Sometime ago I promised a few references on group projects from the
perspective of technical communication.
First, an apology. These references are late because my system crashed for
the second time in less than 4 weeks. And this is to let you know that
Viruses really exist and they can really muck up your computer's life. I
now have a mega virus program installed with all options in place. But I am
still discovering all the damage the damed thing did to my system.
Here are three useful references and a few observations:
Lanyi, Gabriel. --Managing Documentation Projects in an Imperfect World--
Columbus, Ohio: Battelle Press, 1994.
This is a real techne book--written by a tech com professional
describing the way he manages complex projects. It's usefull becuase many
of the techniques could be imported directly into the class room i.e.
actually teaching students how to set up and manage their own projects.
It's a cold, hard book in some ways because it also makes a case for
contracting out projects--but it also articulates the other point of view as
well--an argument for developing expertise within an organization. Project
management, by the way, is becoming increasingly important in this world of
Lay, Mary M. and William M. Karis. eds, --Collaborative Writing in Industry:
Investigation in Theory and Practice-- Amityville, NY: 1994.
This collection provides some good information about the ways
documents are produced in organization. It's useful for convincing students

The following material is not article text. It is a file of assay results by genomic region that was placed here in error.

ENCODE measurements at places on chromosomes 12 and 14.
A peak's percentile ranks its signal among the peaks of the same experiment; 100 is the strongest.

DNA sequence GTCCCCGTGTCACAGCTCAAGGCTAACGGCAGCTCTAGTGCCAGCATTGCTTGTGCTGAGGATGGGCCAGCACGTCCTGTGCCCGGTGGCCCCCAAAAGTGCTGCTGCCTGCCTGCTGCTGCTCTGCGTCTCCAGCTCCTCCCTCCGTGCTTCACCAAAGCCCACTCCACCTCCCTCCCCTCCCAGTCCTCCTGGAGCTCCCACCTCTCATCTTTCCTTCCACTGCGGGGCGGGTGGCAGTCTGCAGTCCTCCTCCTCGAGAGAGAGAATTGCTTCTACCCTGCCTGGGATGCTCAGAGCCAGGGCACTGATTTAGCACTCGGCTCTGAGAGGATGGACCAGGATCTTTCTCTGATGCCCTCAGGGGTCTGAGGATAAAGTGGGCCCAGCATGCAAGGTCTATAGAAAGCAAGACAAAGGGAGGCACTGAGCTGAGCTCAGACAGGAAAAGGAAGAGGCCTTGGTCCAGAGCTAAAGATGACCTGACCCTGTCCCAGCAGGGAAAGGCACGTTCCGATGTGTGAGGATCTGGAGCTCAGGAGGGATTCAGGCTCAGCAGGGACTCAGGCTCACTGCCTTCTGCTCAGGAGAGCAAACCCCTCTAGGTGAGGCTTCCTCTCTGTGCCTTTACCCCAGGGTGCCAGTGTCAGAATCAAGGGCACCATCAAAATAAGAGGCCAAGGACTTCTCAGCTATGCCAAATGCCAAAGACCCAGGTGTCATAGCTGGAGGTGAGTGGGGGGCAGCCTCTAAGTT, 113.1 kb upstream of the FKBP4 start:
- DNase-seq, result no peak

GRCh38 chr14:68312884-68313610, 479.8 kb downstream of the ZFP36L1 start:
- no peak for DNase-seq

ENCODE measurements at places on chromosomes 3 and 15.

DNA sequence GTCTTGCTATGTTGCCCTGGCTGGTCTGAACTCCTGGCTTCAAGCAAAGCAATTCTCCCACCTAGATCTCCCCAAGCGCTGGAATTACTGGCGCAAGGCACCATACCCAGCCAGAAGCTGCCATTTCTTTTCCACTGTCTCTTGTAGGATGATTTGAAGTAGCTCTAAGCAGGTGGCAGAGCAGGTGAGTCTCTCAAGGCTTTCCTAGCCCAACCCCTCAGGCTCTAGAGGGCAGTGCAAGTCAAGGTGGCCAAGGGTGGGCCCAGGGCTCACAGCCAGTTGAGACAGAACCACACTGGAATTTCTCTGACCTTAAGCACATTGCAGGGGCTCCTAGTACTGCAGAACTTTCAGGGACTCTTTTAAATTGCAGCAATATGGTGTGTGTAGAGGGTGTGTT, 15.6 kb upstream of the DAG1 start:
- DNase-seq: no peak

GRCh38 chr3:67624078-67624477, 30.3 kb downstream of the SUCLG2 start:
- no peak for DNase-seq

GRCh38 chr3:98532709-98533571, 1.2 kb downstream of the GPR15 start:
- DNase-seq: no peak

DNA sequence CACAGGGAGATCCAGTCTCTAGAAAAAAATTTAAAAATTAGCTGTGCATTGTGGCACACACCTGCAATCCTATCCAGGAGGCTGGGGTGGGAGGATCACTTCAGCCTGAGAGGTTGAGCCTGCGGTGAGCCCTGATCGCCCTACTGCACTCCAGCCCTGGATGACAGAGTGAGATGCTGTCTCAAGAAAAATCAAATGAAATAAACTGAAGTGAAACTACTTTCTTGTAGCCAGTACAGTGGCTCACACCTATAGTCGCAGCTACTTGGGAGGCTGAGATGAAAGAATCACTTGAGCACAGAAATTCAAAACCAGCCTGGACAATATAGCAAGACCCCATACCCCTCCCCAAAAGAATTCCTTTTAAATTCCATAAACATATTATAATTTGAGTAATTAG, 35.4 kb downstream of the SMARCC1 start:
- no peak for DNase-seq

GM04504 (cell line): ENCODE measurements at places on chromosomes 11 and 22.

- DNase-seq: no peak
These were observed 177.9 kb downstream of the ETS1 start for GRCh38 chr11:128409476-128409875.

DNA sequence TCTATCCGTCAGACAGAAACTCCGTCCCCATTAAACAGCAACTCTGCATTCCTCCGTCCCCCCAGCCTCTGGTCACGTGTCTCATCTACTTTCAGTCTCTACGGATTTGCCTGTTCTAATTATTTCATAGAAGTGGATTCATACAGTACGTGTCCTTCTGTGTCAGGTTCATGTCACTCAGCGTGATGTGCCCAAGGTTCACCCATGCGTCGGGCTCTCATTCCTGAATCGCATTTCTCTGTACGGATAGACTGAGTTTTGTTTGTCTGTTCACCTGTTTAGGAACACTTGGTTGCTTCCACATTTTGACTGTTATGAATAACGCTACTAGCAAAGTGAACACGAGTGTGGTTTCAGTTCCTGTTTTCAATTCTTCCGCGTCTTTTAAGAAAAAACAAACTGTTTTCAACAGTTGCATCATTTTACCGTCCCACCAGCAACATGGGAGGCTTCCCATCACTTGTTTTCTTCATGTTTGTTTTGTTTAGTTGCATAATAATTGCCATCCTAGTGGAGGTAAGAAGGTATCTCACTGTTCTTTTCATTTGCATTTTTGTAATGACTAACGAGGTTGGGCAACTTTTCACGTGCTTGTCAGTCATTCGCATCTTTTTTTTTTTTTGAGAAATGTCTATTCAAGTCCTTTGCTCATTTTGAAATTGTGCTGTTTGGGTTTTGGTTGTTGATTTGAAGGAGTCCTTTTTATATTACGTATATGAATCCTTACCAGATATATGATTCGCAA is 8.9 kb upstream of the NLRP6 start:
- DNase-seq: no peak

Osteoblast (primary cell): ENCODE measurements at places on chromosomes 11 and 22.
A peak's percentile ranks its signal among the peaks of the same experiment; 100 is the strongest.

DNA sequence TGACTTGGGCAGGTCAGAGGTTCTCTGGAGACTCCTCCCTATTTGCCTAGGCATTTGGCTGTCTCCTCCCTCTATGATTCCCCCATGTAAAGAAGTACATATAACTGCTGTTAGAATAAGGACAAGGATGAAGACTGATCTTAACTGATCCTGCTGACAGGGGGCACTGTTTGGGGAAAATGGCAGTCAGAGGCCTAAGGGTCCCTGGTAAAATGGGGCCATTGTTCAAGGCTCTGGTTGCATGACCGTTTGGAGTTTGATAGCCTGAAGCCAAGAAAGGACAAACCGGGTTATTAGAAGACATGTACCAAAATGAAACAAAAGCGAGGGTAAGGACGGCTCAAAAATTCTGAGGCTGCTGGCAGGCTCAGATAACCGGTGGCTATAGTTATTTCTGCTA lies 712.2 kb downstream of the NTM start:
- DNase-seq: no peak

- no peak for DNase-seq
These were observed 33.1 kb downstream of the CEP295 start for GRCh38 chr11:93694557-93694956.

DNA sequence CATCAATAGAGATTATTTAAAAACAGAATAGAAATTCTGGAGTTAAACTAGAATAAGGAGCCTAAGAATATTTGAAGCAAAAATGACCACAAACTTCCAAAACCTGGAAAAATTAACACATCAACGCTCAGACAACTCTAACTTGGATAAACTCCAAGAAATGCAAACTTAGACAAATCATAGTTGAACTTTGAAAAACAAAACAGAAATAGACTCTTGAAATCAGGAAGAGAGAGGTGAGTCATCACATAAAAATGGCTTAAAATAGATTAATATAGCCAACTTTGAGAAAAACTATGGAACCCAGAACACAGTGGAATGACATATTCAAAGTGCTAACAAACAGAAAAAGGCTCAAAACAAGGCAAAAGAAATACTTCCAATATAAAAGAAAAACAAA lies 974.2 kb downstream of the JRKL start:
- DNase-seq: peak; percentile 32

that they need to learn to work in groups and respond to external critique.
It also has some useful classroom applications.
Forman, Janis, ed. --New Visions of Collaborative Writing--Portsmouth, NH:
Boynton Cook, 1992.
This is an interesting cross over collection of articles between
people in composition and people in tech comm. Again a research orientation.
Other observations--most of the recent tech comm text books have extensive
sections on project management--not only the necessity of group work, but
also some good management tools i.e. progress charts etc.
None of this means, however, that group projects are easy or unproblematic.
I use them a lot and have learned a lot mostly by means of some ghastly
failures and some successes as well.
If people want to continue this conversation talking about the things that
seem to work vs. the ghastly failures, just start hitting the reply key with
Ps. another name to look out for is JoAnne Hackos--she has developed a
workshop in project management that is now travelling around the country
(supported by the Society for TEchnical Communication <STC>).
Catherine F. Schryer
Dept. of English
University of Waterloo
Waterloo, Ontario, Canada
(519) 885-1211 (ext 3318)